This section is from the book "Clothing For Women: Selection, Design, Construction", by Laura I. Baldt. Also available from Amazon: Clothing For Women: Selection, Design, Construction.
Can you imagine an engineer who is so unfamiliar with the parts of his engine, and their relation to each other, that his ear will not detect at once the slightest break in the rhythm of the motion, bespeaking something amiss, and telling him just where the difficulty lies? Just as familiar should you be with your sewing machine. You should know equally well how to use and care for it, and understand its parts in relation to each other, so that minor difficulties can be adjusted by yourself without loss of time or expenditure of money. It is hoped that the brief survey which follows may help you to understand better how to handle your machine.
Cloth and Brush for cleaning machine
Small pair pincers
Strap-cutter and punch
Machines are of two types, single-thread with automatic tension, and double-thread or lockstitch, with adjustable tension. An explanation of these terms follows.
Spindle or Spool Pin, on which the spool of thread is placed.
Automatic tension (on single-thread machine), which controls the amount of thread pulled from the spool.
Pull-off, which pulls thread from spool.
Take-up, which pulls thread up from needle as each stitch is completed, and tightens the stitch in material.
Needle-bar, to lower end of which the needle is attached.
Presser-foot, which presses down on the material to be sewed, holding it firmly against the feed.
Presser-foot bar, to lower end of which the presser-foot is attached.
Presser-foot lifter, small handle by which presser-foot bar is raised and lowered.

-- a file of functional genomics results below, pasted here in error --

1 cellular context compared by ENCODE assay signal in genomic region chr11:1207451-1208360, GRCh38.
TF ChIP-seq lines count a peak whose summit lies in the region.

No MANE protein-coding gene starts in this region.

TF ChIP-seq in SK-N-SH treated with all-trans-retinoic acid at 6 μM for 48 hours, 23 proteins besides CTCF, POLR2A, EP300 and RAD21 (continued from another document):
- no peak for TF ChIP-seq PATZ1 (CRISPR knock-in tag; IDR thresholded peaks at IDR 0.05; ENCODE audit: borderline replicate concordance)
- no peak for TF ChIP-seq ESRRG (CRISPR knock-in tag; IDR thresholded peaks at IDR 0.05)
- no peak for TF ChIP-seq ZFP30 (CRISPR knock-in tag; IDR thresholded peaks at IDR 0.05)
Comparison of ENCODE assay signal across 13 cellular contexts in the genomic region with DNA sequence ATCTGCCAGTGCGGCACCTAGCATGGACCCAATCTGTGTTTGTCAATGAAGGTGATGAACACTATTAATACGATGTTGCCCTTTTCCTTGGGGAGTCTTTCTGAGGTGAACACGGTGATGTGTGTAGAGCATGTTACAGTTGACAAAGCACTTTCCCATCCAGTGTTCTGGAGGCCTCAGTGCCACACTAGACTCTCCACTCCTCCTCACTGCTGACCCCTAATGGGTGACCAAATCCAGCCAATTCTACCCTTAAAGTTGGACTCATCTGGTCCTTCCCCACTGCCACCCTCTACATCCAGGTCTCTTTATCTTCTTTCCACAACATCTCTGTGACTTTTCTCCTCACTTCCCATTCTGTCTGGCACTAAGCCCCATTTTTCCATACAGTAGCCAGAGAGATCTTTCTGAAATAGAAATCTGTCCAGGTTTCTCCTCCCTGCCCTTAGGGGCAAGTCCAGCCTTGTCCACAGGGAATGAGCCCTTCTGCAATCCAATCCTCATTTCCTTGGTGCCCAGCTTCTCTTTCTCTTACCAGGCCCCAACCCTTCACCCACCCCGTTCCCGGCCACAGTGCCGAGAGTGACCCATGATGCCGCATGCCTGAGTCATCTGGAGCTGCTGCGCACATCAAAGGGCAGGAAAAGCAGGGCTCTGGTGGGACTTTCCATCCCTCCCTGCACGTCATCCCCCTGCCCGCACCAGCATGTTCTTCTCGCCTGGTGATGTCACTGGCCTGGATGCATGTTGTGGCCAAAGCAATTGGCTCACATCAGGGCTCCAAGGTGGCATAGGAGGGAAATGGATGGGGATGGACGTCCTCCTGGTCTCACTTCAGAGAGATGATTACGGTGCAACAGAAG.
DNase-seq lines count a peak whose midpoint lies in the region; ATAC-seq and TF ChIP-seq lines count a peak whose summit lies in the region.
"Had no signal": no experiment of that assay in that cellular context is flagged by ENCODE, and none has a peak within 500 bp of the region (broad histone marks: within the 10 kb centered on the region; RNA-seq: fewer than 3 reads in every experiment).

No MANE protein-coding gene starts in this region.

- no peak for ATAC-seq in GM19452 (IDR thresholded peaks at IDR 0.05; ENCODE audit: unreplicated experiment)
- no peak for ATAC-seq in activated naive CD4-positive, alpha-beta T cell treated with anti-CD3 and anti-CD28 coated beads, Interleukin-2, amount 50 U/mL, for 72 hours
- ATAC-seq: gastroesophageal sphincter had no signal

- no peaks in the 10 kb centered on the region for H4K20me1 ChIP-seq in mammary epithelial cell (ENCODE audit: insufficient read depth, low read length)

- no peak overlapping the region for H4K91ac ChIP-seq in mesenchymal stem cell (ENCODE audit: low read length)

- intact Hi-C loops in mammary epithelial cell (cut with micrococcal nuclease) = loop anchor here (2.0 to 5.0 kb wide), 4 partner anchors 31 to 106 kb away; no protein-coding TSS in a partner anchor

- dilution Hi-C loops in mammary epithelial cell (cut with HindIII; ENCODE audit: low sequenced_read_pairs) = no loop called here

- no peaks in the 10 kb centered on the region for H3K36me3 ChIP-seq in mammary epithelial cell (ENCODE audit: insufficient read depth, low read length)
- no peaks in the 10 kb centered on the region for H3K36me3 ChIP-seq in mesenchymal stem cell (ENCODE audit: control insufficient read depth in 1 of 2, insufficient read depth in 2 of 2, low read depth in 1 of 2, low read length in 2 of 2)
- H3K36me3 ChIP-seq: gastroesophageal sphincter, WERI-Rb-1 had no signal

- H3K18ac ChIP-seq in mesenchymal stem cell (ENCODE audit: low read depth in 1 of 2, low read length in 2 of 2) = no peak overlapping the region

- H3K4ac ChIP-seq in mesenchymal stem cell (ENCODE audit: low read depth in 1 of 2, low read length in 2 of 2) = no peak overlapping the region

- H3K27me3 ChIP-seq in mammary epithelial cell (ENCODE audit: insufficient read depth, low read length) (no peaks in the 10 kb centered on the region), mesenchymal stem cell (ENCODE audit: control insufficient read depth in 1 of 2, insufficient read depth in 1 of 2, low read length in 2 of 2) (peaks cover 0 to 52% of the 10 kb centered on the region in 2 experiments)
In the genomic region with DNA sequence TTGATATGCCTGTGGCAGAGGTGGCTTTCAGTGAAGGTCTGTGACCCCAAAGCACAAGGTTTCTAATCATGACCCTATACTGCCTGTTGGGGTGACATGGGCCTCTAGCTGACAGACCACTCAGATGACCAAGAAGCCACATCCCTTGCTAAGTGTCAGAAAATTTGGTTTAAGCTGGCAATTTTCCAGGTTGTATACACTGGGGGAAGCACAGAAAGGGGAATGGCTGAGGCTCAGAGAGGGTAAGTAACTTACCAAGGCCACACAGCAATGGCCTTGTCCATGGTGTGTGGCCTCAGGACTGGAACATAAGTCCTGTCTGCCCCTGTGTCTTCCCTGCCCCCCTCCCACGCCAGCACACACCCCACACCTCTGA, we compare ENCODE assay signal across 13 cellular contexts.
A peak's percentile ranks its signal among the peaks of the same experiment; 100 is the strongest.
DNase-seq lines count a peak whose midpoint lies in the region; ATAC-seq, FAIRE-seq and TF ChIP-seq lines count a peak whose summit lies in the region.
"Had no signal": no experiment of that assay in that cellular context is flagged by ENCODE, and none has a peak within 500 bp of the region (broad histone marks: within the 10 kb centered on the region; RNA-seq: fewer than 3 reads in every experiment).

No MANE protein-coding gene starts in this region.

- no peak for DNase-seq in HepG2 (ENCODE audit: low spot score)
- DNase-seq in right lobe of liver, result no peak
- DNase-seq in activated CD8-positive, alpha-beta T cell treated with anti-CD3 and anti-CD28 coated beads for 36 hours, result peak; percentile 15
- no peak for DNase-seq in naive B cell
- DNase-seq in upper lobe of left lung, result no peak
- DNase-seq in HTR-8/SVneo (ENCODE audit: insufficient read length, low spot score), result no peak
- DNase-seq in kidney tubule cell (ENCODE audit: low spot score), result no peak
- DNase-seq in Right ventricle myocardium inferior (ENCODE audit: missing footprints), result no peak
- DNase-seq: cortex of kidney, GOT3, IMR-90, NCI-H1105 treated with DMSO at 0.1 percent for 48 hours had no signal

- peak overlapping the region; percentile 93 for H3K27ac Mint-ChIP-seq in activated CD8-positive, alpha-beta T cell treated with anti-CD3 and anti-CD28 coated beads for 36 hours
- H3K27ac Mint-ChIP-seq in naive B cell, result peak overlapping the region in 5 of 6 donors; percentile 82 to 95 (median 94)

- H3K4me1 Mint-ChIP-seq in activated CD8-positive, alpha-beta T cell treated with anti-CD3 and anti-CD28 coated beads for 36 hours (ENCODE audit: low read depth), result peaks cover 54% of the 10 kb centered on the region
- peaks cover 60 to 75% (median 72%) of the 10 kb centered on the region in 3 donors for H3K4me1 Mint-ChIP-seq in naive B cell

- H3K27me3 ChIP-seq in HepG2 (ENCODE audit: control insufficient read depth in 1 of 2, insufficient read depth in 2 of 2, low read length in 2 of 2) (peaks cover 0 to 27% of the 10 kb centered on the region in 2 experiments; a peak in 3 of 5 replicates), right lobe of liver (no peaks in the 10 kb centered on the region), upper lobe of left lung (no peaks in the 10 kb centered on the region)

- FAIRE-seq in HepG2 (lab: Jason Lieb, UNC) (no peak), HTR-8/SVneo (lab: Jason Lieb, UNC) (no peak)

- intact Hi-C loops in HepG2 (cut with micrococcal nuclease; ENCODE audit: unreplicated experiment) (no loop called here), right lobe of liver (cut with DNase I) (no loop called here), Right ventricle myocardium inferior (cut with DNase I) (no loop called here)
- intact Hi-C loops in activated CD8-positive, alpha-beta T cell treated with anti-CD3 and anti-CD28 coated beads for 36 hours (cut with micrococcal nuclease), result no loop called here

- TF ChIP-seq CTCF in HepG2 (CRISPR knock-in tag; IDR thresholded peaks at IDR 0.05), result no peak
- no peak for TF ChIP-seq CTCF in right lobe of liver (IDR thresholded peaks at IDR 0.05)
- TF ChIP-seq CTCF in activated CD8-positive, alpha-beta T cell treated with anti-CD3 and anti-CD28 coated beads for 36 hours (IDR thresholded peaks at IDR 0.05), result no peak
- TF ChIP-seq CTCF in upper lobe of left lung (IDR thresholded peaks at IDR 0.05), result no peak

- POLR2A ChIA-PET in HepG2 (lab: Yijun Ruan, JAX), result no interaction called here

The metal bars with roughened surfaces, which move forward, upward, backward and downward through an open space in the Cloth Plate immediately beneath the presser-foot, and pull the cloth toward the needle for each stitch. The distance which the Feed moves backward, pulling the cloth with it, determines the length of the stitch and is regulated by the "Stitch Regulator" in double-thread machines (a thumb-screw on the arm at the right). On single-thread machines there is a small slot in the front of the cloth-plate, through which numbers can be seen. These are moved by a handle under the Cloth Plate. The numbers range from twelve to thirty stitches to one inch, and are changed to suit the size of the thread used and the material to be sewed.
Cloth plate, the metal plate over which the material passes while being stitched.
Bobbin, the metal spindle on which the under thread of a double' thread machine is wound.
Bobbin case or shuttle, which encloses the bobbin, and by rotating, vibrating or oscillating motion, interlocks the under and upper thread to form the stitch.